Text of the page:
Reevy Hill Primary School

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Journey of a river


This half term in geography we'll be looking at rivers.


Task 1 - pre learning task

Using the key words, label the stages of the river.

Do not worry if you do not know the answers, just give it a go.

Task 2 - The journey of a river

Watch the videos below to find out about the journey of a river and how the water cycle contributes to it. 

Write a short fact file about the journey of a river.


You might want to structure your fact file in 3 paragraphs, the upper course, middle course and lower course. In each paragraph, mention what happens in that course. Use the word bank below to add key words in your writing.

See the example below.



The journey of a river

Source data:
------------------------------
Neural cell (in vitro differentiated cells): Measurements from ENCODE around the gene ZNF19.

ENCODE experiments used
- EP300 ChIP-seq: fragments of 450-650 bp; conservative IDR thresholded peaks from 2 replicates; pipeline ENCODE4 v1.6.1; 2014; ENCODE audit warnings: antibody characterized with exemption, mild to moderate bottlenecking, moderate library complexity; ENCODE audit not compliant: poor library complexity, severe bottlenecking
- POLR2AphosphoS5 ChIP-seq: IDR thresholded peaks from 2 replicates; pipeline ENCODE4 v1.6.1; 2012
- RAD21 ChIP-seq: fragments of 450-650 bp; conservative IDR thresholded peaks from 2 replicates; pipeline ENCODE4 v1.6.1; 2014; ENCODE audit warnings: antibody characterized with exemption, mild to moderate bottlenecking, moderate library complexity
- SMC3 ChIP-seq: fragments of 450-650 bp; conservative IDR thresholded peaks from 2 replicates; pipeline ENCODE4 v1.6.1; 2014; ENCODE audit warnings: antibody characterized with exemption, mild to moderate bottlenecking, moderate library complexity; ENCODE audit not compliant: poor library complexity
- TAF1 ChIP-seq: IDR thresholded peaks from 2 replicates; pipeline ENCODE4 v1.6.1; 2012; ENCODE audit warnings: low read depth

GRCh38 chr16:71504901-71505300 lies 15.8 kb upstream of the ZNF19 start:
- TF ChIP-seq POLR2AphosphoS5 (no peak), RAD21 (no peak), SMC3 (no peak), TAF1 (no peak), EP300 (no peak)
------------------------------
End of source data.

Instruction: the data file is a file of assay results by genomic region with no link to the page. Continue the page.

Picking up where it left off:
Upper course

The source of a river is often in upland areas. Here, high levels of precipitation (rain and snow) combined with steep slopes and sparse vegetation result in water flowing overland. In the upper course the river bed is narrow and rocky. As it moves over rocks, the water becomes turbulent and appears fast-flowing. Waterfalls are also a feature of the upper course.


Middle course

As the land becomes flatter the river moves into its middle course. The river becomes wider and deeper and begins to loop and curve, or meander.

In the middle course the shape of the river is under constant change. The water erodes, transports and deposits soil and other material.


Lower course

The land is very flat, with gentle, wide valleys – we are nearing sea level. The river will be at its widest here. Many rivers have estuaries, which are characterised by wide, flat land and a wide channel as the river flows into the sea. The place where the river ends is called the mouth of a river.

Task 3 - River activities